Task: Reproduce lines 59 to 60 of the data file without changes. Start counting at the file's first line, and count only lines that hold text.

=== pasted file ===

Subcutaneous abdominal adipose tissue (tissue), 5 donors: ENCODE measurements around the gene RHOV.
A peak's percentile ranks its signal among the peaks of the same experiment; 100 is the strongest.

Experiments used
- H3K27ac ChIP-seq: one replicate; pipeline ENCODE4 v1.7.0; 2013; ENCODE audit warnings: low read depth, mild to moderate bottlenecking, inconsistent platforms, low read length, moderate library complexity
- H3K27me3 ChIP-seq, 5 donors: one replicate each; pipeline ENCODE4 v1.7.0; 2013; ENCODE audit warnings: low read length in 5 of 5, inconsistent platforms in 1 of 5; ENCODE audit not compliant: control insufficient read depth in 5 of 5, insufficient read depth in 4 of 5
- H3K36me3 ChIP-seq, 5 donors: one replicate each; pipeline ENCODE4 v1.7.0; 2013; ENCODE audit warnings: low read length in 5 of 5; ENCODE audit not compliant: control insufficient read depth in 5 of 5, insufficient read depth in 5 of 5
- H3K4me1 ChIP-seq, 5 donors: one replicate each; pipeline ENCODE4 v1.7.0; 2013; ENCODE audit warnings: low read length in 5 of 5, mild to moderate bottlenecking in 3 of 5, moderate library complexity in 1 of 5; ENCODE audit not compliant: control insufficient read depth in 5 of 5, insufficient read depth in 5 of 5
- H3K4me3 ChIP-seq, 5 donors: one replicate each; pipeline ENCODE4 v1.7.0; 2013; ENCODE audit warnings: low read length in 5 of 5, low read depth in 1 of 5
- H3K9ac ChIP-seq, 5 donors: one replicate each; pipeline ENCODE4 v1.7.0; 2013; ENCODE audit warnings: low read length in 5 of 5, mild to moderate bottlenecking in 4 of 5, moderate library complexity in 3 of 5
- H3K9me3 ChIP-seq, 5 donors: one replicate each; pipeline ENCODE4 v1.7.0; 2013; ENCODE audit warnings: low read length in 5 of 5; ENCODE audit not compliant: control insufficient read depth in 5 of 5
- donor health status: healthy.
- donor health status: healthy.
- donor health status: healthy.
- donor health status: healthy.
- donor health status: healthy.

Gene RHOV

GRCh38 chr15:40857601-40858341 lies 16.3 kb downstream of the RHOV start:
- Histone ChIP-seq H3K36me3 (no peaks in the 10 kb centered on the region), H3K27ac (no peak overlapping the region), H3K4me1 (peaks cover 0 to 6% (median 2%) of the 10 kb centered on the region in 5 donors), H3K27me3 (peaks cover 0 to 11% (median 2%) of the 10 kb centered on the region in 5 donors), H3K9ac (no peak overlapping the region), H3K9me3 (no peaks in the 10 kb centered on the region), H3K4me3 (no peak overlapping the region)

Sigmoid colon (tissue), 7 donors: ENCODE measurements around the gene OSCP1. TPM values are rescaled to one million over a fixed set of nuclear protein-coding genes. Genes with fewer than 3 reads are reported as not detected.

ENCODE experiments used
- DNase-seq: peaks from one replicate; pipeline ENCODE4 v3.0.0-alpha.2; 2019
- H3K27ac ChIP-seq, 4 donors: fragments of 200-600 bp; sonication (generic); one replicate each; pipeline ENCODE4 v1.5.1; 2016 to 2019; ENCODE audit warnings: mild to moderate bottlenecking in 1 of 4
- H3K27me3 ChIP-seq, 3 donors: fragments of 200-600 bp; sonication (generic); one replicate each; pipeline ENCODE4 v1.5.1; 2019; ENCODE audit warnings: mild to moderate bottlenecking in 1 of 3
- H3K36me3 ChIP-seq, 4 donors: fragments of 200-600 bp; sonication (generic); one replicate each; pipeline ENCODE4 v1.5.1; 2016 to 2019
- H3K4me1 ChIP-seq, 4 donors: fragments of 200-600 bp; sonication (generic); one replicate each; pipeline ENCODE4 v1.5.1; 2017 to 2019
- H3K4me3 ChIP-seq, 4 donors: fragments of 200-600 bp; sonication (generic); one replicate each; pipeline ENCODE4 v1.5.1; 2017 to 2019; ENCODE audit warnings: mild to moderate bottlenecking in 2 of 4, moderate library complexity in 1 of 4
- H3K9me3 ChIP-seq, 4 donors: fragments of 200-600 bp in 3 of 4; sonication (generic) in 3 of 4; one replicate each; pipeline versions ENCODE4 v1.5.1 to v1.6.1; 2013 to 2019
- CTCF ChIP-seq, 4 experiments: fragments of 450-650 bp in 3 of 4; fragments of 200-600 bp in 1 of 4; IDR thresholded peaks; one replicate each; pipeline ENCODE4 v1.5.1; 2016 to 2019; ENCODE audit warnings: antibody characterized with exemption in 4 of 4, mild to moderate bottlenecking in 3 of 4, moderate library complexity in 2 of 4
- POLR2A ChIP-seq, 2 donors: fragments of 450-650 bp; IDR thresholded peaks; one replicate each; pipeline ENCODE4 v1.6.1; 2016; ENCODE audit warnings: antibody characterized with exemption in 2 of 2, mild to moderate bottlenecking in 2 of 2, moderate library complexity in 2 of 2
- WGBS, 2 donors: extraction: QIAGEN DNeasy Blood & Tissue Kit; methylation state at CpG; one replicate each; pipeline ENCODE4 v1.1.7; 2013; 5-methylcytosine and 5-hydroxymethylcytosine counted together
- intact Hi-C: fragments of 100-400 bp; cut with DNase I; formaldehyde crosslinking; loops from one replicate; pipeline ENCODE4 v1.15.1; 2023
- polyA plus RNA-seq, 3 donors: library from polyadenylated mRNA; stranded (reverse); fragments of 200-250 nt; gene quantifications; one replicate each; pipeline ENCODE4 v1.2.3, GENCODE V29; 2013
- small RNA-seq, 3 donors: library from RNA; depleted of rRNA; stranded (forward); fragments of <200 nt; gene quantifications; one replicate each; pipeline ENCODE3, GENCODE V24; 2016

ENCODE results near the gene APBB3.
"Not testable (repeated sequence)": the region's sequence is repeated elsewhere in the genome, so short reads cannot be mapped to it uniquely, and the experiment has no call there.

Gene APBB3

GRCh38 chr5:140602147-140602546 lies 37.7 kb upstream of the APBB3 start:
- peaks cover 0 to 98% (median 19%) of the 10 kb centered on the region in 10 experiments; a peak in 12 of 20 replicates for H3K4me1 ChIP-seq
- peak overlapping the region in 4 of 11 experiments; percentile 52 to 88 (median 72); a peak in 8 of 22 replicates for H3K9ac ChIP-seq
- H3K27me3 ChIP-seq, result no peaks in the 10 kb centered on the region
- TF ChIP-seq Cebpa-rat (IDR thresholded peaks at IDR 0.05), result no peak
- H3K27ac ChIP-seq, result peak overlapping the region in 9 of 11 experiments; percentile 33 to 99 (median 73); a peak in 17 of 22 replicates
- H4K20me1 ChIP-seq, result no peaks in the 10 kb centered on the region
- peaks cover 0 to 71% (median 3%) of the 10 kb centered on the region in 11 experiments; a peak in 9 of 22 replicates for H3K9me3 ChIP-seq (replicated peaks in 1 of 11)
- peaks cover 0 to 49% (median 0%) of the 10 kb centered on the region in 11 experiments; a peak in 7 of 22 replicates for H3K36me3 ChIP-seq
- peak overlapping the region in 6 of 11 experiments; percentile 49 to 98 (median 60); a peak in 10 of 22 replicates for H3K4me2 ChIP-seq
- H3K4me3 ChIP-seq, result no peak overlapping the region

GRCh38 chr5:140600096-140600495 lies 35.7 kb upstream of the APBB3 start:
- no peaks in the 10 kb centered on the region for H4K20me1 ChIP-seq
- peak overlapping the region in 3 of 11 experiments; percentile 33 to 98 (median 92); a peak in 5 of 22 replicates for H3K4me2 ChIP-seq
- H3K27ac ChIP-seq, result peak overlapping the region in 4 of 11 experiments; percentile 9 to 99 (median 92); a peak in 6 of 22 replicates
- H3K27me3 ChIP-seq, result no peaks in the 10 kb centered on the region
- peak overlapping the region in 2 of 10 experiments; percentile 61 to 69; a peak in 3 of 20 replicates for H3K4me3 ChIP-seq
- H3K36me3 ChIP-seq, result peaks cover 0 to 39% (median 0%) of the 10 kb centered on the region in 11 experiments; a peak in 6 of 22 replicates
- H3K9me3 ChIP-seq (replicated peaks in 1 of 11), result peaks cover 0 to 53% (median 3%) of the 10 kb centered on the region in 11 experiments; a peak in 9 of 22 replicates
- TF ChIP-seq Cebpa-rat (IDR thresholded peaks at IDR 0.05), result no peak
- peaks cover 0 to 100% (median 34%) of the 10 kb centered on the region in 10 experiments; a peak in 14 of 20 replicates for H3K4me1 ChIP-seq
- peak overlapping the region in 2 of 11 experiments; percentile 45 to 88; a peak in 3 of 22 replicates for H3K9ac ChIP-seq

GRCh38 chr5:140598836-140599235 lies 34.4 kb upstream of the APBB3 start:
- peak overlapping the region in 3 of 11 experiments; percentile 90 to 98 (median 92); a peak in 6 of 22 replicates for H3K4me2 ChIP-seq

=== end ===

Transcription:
GRCh38 chr5:140598836-140599235 lies 34.4 kb upstream of the APBB3 start:
- peak overlapping the region in 3 of 11 experiments; percentile 90 to 98 (median 92); a peak in 6 of 22 replicates for H3K4me2 ChIP-seq